Off the back of our post on Radio 4′s Bringing up Britain episode on Money Matters, here are a few tips from Roosterbank HQ on teaching kids about the value money and managing it well.
Teaching with pennies will prepare them for pounds:
As with anything, start small before going big. The earlier you can get children into handling money – which can just be counting out combinations of 1,2 and 5p pieces, the greater their understanding will be. It also means that if they learn to look after the pennies, as the old adage goes, the pounds will look after themselves.
Make them earn:
If you give your kids cash at the shops without any guidelines, you are not incentivising them to really think about where the money comes from and the importance of spending it (or saving it!) carefully. By either making them earn it through a Reward Chart or doing odd jobs, they will understand that it has a value.
Help them learn:
Help your children understand the difference between a good and bad purchase but letting them make decisions about what to buy. That doesn’t mean you can’t give them advice on whether one thing is better than another but ultimately, if they make the decision to get something that falls apart a week later, then they will have learnt the hard lesson for next time. Suing something like Roosterbank where kids can choose what to save for – whether online or in the shops – and puts them in charge of saving for it, will teach them to take charge while under your watchful eye.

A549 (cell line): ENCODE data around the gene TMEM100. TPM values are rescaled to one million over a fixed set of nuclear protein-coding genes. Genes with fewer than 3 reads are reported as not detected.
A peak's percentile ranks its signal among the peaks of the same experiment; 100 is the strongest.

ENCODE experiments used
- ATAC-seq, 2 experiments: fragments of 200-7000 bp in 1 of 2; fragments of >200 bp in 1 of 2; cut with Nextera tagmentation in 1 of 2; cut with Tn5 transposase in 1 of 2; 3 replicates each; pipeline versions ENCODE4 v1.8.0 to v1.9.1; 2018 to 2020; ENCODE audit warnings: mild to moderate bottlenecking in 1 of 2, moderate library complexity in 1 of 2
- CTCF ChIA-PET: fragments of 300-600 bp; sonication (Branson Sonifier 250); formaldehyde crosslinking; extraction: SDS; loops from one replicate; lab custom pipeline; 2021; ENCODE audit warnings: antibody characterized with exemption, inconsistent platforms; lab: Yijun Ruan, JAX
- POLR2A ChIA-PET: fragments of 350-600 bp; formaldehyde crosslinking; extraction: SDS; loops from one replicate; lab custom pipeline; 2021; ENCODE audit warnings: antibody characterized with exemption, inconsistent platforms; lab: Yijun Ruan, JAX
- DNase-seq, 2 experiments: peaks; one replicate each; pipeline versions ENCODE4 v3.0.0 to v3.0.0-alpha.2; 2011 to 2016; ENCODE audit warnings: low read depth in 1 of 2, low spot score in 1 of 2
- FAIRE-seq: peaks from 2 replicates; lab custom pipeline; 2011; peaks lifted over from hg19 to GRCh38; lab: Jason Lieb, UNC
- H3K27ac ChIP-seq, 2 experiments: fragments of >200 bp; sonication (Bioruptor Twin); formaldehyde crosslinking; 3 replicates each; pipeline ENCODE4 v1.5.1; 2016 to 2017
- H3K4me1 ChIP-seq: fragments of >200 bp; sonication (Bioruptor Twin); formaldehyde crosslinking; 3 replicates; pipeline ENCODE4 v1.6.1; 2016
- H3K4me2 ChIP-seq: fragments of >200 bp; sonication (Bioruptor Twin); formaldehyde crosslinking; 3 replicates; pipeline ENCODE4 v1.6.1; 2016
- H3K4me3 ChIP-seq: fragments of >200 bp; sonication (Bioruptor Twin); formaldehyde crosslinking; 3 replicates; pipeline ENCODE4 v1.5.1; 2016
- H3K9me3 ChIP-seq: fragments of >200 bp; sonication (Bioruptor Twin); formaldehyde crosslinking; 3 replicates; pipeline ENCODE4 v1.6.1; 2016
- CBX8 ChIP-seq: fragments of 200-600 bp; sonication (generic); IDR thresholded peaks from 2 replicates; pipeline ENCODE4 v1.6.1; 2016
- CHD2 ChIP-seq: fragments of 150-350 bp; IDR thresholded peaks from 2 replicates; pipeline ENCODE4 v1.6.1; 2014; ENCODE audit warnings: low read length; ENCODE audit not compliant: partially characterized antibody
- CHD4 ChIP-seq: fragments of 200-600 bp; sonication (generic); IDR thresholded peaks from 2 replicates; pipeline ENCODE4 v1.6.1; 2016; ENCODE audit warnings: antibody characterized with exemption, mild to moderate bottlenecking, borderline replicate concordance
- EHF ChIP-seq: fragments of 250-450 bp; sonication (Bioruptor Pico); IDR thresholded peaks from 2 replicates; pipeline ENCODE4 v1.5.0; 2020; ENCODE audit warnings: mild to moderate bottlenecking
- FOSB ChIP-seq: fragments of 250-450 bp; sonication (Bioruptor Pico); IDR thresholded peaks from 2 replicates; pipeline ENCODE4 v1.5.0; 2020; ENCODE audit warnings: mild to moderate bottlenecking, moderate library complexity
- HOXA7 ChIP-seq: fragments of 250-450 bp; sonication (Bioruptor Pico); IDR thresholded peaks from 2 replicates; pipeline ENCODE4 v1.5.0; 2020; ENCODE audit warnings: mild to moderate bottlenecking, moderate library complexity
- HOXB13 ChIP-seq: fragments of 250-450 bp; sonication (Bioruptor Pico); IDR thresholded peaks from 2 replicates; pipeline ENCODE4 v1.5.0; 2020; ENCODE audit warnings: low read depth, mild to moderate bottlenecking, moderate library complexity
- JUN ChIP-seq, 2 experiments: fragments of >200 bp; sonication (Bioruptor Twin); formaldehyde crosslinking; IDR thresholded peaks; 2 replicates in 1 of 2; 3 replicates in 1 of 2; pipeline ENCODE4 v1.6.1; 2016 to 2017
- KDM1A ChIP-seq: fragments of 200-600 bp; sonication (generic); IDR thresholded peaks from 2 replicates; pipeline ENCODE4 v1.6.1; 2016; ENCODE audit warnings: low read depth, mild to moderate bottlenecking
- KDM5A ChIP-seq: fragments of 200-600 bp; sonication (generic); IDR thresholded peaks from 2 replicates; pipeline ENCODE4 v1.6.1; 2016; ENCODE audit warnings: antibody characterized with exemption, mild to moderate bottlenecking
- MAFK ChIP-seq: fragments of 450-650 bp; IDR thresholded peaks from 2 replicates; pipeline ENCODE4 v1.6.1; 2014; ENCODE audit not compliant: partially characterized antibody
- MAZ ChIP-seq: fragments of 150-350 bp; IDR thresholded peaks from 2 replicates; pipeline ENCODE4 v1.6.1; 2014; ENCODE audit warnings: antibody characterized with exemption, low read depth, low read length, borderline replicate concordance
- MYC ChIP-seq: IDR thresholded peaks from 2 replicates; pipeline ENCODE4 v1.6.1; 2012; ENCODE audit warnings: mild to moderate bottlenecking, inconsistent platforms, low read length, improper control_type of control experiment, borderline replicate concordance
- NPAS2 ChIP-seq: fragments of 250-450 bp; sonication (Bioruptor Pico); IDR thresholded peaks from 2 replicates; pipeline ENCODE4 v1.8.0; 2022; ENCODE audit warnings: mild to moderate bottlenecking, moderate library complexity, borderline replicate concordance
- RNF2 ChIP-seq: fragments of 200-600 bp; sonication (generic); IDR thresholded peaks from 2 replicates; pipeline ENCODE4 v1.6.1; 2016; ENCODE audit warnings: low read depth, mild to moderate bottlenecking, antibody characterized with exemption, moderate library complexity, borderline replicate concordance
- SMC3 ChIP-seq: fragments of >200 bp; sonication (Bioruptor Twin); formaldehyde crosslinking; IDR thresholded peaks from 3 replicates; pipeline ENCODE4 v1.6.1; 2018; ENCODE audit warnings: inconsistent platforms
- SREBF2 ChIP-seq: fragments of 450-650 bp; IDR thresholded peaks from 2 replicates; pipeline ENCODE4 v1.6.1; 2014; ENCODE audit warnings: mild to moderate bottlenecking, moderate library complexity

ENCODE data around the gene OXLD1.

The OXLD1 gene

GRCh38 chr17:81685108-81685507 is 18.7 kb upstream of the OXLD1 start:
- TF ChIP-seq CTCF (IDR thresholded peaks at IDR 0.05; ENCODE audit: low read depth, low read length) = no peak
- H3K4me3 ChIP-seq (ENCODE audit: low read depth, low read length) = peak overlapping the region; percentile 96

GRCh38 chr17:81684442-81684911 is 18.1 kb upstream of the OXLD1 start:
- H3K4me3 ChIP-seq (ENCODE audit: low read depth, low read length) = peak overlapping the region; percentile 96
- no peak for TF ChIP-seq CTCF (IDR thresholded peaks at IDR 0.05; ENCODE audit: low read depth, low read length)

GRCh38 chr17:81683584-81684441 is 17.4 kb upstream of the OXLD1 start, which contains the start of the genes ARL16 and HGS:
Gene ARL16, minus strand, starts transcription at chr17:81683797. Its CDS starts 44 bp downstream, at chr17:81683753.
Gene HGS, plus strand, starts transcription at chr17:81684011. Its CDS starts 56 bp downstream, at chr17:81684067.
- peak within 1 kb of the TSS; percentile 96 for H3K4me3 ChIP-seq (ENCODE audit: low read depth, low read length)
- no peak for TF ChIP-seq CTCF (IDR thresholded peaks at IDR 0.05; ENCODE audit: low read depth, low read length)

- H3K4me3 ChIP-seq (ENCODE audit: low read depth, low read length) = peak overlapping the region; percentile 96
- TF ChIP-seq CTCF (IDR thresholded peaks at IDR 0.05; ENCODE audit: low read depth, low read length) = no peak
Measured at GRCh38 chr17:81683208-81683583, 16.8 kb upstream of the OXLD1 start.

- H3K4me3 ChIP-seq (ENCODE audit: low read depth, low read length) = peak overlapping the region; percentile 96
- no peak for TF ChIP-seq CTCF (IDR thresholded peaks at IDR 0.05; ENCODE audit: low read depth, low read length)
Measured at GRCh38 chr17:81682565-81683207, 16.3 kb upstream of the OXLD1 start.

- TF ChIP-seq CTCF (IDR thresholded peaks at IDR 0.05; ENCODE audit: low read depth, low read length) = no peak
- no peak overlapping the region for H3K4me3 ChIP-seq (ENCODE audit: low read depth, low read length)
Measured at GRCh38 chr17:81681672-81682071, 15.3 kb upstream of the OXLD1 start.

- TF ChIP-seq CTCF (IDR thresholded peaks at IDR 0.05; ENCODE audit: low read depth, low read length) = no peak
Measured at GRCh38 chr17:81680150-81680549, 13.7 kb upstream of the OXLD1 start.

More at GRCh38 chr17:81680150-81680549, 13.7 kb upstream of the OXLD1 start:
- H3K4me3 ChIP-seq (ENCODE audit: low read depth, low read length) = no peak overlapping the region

Teach the difference between Needs and Wants:
Everyone may want an Xbox One but do they need it? Food is boring to buy when you’re 8 but everyone needs to eat. Having a conversation with your children about whether they need something will help them determine what is a luxury and what is a necessity and is a great introduction to budgeting. This could be simply a game – divide everything up in a room into ‘needs and wants’ or if they really want something, get them to work out how much they need it and then encourage them to save for it.
When it’s gone it’s gone:
Something we talk about in our pocket money tips resources but a really important lesson is to understand that once pocket money has been spent, there isn’t any more. This is one of the best means of teaching kids the value of money and the importance in keeping hold of it.